For one 20 cm diameter wrap, thinly roll out some dough (mix 600 grams of plain, white flour, 325 ml of milk, and 1/2 tsp salt together and then knead about five to eight minutes until smooth which makes five pieces the size of baseballs, so a lot but they can be frozen or kept in the fridge for about a week) the size of a golf ball into a circle more or less -- any irregularities will not be noticed after it puffs up in hot oil.
Cover the bottom of a heavy skillet with an 1/8 inch (.3 cm) of oil and heat over moderate flame for a minute or two. Carefully ease the dough into the pan.
Let it fry for a couple of minutes or until it is covered with air bubbles and is nicely brown, and then flip it over. Reserve warm.
Rinse and chop a few fresh sage leaves. Pour off the excess oil in the skillet. Scramble some eggs beaten with the sage in what will still be a well oiled pan.
|The Calm One replaced our spatula with one of my favorite colour, royal blue!|
Blot it if so desired, put on a plate and arrange the eggs well inside one half of the wrap. Pick up the edge closest to the eggs and neatly tuck them within the first roll which needs to be nicely packed. Continue tightly rolling to the other side.
Cut into four pieces, their warmth comforted, their taste pleased, and their substance fulfilled.
|As I gobbled down these using my hands, that fork is just for show!|
Well fed, I returned to the garden to finish up the day's work and to take some photos in the twilight because such a setting shows a different side -- flower details are not washed out by abundant sunshine while the darker background makes their delicate outline be seen more clearly. The abelia, beloved by bees, is covered with tiny, sparkling flowers.
|Their red sepals are pretty too!|
The late season potato variety, desiree, which I had sowed just a mere two weeks ago, is flourishing in that lusty way happy plants have.
The potted bougainvillea is putting out its first flush of fabulous, pink bracts. Their actual flowers are tiny and inconspicuous.
These lilies are planted close to the front pathway which makes it easy to get a whiff of their heady fragrance when we are coming and going.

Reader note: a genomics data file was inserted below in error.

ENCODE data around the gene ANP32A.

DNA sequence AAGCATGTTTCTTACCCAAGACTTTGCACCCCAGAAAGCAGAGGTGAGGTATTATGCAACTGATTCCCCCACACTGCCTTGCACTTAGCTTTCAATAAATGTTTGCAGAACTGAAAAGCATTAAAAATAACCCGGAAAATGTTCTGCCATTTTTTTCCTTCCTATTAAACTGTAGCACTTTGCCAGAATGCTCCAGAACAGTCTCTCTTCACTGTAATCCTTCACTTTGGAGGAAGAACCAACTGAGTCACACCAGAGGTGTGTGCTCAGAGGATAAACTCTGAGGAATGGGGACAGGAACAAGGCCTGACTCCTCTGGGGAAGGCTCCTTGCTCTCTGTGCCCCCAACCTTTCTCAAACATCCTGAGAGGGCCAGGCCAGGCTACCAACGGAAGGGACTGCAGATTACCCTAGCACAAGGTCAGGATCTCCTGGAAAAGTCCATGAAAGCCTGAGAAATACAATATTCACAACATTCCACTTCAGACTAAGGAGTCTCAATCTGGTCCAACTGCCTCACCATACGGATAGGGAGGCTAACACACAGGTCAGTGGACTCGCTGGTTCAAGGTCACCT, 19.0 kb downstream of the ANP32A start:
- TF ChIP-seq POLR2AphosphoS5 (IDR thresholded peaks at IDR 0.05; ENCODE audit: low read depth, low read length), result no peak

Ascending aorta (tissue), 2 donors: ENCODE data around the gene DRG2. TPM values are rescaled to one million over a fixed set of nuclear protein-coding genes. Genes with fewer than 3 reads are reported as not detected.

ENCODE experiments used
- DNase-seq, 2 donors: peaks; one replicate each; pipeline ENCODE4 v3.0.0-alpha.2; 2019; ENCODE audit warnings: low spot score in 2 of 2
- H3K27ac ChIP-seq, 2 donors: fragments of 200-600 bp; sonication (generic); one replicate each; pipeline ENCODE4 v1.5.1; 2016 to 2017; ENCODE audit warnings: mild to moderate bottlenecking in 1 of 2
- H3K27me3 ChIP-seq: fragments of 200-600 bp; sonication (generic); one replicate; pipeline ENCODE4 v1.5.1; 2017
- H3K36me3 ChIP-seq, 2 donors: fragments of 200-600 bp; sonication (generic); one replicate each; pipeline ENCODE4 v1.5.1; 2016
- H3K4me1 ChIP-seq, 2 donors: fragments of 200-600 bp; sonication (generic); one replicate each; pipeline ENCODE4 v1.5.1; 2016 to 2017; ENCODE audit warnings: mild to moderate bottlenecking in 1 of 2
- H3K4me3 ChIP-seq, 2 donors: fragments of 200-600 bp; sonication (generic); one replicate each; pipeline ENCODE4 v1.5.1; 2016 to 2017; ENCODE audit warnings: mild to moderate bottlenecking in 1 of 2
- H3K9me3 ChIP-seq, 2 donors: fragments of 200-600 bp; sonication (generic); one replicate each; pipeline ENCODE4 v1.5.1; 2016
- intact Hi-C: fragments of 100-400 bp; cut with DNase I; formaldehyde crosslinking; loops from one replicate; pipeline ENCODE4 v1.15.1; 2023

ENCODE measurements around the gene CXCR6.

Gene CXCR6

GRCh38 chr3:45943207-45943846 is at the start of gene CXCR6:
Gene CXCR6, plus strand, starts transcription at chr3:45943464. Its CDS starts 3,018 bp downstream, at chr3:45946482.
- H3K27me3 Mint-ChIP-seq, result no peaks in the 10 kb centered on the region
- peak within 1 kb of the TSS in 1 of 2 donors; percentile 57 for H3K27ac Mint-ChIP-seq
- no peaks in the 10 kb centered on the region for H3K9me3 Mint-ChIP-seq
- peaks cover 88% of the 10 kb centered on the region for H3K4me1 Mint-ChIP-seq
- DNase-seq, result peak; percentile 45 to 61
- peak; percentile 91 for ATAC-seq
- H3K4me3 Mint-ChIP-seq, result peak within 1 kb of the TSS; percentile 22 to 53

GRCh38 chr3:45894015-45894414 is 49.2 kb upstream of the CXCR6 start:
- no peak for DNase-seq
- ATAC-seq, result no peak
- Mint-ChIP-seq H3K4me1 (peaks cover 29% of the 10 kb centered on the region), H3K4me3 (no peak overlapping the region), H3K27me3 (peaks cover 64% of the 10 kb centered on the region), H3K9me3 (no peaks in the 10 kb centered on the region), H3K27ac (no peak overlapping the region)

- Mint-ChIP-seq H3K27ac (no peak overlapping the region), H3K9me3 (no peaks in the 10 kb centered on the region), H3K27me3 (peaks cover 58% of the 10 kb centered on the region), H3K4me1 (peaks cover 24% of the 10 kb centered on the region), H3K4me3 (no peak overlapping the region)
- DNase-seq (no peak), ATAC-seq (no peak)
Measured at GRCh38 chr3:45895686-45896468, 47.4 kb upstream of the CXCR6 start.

The perennial day lilies took several seasons after their planting to feel at home. Though a flower lasts just a day, they put out an abundance of them successively.
The shasta daisies are wonderful perennials to have in the garden; they are beautiful, generous, and flower all the way into autumn.
Hydrangeas, like peonies, usually don't do well in our long, dry, hot season, but I appreciate whatever they do.
Think of tucking a few perennial herbs here and there because they add so much to both the kitchen and garden. When picked fresh they perk up pasta, eggs, soups, stews, spreads, quick and yeast bread batters in the way only they can. Additionally they are great for garnishing. Outdoors they give both unusual foliage and flowers. Fennel which is now about six feet tall and whose feathery foliage is past its prime is putting out flower caps. By autumn they will be transformed into seed clusters. The young green seed tastes like dill seed while the mature grey-brown ones resemble caraway.
David Austin's Falstaff is revving up for another bunch of blooms.
|That purple glow in the left background is lavender|
I tried to photograph a murmuration of starlings who were flying to a couple of spruce trees for roosting, but instead I accidentally got this appealing shot of the mellow setting sun -- the sky in the upper half is a warm, pink-tinged gray while the lower half is tinted a cool blue-gray.
À la prochaine!